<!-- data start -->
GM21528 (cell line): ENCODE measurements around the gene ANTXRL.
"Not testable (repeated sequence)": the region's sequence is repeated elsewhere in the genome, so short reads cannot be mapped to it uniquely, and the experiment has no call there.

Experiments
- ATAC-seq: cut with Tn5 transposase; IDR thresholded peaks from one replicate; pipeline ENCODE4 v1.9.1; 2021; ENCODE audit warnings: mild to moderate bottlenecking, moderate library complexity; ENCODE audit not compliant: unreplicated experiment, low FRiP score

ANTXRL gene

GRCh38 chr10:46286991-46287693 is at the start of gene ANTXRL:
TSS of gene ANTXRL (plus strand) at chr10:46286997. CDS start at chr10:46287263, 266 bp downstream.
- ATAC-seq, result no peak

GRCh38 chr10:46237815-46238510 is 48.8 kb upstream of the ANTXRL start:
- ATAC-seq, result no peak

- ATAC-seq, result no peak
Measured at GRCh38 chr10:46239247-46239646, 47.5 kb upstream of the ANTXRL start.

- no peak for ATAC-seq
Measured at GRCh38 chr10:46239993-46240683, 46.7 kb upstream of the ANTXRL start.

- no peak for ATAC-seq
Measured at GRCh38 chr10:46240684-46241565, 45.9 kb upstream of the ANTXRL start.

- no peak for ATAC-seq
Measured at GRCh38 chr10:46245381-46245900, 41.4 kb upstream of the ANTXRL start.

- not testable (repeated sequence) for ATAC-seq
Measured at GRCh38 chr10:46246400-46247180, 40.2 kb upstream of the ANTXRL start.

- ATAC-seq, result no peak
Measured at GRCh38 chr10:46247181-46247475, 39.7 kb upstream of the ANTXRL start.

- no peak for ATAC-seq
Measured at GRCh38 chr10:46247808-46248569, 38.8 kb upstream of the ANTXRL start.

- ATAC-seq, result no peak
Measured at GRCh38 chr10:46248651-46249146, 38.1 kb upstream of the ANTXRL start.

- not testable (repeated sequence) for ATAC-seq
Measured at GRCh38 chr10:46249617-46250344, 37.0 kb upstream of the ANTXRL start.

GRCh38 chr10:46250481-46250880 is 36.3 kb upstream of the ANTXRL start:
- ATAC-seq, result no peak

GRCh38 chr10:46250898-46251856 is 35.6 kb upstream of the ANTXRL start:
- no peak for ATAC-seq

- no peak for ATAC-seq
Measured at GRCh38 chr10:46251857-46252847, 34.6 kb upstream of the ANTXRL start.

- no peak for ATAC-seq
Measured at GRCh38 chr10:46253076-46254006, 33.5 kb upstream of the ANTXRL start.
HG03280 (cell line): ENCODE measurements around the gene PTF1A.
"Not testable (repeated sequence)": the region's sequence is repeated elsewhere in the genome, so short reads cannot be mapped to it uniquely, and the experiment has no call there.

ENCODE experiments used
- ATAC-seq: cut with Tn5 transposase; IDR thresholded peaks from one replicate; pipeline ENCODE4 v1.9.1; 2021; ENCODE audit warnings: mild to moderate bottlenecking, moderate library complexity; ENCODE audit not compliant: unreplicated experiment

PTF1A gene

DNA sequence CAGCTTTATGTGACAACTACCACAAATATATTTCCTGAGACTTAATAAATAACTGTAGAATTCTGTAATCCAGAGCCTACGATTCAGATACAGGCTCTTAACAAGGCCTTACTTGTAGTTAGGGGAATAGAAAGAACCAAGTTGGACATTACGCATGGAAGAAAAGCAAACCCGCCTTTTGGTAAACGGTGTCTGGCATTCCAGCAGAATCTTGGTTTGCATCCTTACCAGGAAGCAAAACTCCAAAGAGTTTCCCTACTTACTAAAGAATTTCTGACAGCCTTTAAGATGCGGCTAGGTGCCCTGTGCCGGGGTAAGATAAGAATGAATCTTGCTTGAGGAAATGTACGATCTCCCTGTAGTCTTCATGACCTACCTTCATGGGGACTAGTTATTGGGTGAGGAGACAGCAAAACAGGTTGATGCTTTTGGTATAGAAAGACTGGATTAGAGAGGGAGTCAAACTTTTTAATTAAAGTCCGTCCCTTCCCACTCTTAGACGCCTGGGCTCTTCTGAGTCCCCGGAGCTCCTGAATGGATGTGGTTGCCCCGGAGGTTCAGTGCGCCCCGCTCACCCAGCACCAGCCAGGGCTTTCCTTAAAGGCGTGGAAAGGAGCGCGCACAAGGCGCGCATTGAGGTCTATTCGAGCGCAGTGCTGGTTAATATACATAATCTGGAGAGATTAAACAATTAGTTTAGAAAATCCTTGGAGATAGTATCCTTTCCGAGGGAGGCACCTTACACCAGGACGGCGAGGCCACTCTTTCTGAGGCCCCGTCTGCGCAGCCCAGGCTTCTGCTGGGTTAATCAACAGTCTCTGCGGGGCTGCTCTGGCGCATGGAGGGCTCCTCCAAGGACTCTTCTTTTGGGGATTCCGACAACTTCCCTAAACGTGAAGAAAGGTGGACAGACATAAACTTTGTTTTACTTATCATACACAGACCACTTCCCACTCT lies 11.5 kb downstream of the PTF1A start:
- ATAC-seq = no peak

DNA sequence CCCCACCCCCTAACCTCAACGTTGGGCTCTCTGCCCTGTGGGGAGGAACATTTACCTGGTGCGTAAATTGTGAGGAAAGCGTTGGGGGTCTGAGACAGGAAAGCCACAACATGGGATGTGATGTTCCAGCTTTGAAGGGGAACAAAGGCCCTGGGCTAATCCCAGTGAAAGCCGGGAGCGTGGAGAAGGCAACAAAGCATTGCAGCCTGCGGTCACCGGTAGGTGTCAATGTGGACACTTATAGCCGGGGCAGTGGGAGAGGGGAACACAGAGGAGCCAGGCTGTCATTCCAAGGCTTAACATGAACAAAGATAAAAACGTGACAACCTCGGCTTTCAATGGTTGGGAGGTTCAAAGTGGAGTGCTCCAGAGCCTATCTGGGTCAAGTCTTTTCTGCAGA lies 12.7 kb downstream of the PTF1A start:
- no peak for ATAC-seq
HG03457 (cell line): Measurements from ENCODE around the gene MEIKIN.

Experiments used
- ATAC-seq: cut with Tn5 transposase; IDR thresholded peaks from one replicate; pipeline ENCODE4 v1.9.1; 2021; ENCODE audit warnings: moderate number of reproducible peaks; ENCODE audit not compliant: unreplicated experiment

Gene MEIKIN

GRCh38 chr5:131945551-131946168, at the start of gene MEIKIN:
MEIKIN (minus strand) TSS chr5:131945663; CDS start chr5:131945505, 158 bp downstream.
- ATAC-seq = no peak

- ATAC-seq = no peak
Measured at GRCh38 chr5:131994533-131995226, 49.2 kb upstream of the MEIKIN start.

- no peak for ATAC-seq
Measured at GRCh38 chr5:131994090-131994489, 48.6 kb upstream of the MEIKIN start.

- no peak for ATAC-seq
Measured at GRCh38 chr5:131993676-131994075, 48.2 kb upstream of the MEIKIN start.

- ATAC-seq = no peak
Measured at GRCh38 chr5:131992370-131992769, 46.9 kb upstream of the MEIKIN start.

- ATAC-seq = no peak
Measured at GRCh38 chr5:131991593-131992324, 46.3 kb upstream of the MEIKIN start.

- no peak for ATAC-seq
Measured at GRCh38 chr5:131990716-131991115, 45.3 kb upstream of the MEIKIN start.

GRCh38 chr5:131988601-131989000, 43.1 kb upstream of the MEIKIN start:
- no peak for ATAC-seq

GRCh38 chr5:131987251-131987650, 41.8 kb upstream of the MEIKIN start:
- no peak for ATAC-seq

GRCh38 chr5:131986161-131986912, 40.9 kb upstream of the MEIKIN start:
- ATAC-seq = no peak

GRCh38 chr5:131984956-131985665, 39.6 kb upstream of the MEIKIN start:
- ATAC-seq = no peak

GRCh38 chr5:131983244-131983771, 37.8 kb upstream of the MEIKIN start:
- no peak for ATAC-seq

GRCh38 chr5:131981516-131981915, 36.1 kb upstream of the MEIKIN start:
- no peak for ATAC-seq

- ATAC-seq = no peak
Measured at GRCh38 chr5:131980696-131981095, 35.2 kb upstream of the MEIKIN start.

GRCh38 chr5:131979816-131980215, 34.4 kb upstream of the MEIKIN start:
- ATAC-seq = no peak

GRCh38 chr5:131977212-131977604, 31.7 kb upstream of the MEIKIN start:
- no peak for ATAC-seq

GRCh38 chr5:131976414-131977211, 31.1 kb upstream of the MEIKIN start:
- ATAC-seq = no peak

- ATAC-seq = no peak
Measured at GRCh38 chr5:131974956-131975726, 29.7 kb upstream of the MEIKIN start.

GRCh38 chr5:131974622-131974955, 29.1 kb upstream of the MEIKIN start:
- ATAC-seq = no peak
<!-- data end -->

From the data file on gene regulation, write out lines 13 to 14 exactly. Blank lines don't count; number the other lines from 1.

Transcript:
- no peak for ATAC-seq
Measured at GRCh38 chr10:46239993-46240683, 46.7 kb upstream of the ANTXRL start.